The Public Enterprises Minister, Joseph Cudjoe, has observed that the poor management of state-owned enterprises (SOEs) over the years is what has crippled productivity in these institutions.

He said this has been the situation since the country gained independence some 65 years ago, a situation he attributed to the current state of some defunct factories.

In an interview on JoyNews’ AM Show, Tuesday, he described the mismanagement as “very abysmal” as many factories have been divested.

“Today, the importation we do in terms of everything glass, somebody foresaw that the future is going to be glassy and so we should have a glass factory because we have the raw material base in that area. Today, we don’t have it [and] it’s all because the initiative collapsed.

“We have not managed well our state-owned enterprises. If you look at divestiture list; companies that have been divested, or have collapsed and then been divested, you get to know that the list is in thousands,” he stated.

His comments follow a recent SIGA report on the 2020 performance of State-Owned Enterprises.

According to the report, most SOEs had failed to make profit or break even, and had instead gone on to accumulate crippling debts running into billions of cedis.

Critics have called for the privatisation of these poor-performing SOEs, however, some CEOs have argued that the Covid-19 pandemic had been the cause of their woes.

But Mr Cudjoe says there are measures in place to address the concerns which would help revitalise the enterprises.

He said the President has begun implementing different prgrammes to deal with managerial issues in the various public agencies.

“The state is also participating in some critical sectors of the economy and to complement what private sector is doing to deal with the mismanagement of state-owned enterprises which has characterised our history.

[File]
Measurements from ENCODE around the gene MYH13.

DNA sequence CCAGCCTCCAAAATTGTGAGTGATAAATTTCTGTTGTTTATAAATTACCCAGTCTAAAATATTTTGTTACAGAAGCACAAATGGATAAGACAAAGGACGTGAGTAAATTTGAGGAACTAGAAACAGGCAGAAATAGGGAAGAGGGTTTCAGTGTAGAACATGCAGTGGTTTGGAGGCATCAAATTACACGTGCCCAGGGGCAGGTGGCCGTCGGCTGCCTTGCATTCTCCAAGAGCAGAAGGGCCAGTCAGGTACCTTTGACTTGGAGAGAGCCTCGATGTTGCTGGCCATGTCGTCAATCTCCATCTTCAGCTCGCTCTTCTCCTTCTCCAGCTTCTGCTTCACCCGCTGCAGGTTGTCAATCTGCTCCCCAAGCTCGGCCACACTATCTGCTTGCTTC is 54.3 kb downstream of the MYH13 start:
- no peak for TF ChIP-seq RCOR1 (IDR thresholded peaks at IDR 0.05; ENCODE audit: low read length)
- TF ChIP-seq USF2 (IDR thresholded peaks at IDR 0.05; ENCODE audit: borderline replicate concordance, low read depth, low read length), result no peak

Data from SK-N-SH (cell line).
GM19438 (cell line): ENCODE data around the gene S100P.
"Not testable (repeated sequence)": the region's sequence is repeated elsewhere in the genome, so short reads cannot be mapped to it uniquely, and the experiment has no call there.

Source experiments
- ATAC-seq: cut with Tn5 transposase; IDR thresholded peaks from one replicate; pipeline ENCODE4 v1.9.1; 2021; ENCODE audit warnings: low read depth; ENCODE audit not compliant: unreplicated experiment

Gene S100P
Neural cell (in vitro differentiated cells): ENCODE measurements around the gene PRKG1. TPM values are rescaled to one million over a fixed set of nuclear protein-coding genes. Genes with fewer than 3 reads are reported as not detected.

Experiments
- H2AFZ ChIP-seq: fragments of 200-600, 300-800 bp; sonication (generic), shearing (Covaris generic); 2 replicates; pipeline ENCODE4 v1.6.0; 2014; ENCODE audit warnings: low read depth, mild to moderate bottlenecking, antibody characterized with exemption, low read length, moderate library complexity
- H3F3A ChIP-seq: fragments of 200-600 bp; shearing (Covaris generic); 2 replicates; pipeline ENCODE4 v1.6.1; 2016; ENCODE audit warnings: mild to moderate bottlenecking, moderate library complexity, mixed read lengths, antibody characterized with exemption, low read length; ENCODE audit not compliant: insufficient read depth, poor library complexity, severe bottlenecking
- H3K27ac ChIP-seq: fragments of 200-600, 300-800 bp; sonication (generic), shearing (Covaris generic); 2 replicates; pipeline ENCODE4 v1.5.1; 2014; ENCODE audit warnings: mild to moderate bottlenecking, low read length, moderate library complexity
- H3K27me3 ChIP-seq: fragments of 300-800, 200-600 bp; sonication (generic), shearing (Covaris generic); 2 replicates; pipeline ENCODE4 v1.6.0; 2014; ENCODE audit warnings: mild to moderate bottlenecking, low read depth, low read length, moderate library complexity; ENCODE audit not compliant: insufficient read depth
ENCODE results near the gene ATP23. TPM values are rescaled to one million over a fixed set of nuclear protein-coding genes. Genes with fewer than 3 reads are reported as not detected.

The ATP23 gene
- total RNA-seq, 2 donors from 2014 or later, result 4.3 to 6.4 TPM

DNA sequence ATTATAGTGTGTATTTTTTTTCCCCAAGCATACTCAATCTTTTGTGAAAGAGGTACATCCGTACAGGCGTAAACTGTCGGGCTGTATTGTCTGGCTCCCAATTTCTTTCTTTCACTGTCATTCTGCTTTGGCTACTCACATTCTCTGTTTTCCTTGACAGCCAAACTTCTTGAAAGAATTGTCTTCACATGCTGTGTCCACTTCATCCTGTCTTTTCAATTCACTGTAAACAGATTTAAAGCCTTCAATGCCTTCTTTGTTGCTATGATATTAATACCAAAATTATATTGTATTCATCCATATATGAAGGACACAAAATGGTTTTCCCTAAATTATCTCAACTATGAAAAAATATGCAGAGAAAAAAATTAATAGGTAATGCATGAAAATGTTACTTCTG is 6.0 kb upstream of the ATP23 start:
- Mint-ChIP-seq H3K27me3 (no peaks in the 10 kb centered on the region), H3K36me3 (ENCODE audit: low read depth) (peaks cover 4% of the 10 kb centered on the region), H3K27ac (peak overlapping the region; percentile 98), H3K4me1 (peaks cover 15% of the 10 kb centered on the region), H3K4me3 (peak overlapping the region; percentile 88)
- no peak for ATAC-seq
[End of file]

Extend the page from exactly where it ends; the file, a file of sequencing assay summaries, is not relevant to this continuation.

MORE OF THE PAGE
“He [the President] is doing institutional restructuring to provide the necessary framework to solve the problem,” he added.

Meanwhile, Dean of the University of Professional Studies, Accra (UPSA) Law School, Prof Kofi Abotsi, has suggested a critical review of the corporate governance structures of State Owned Enterprises (SOEs).

According to him, the corporate governance structure of a company contributes significantly to its performance. Therefore, a weak governance structure will translate into poor performance by the company.

Speaking on Newsfile, Saturday, he noted that the overly-politicised nature of boards have invariably contributed to crippling the SOEs.

“If we have politicised our boards, and this is a point that cannot be belaboured, from government to government, every time a new government comes we have to constitute boards. And we have gotten to that point where with the inception of every new government, all boards are dissolved and they are dissolved even to the point of universities.

“Unfortunately, we have this law – the transition law – which has actually encouraged the creation of not only inconsistencies, but deeply politicising these boards. The question is; what is the character of the board for these state enterprises?

“What are the qualifications of members of these boards, and to what extent have these boards played the critical oversight corporate governance role to ensure that things are kept within prudent measures?” he asked.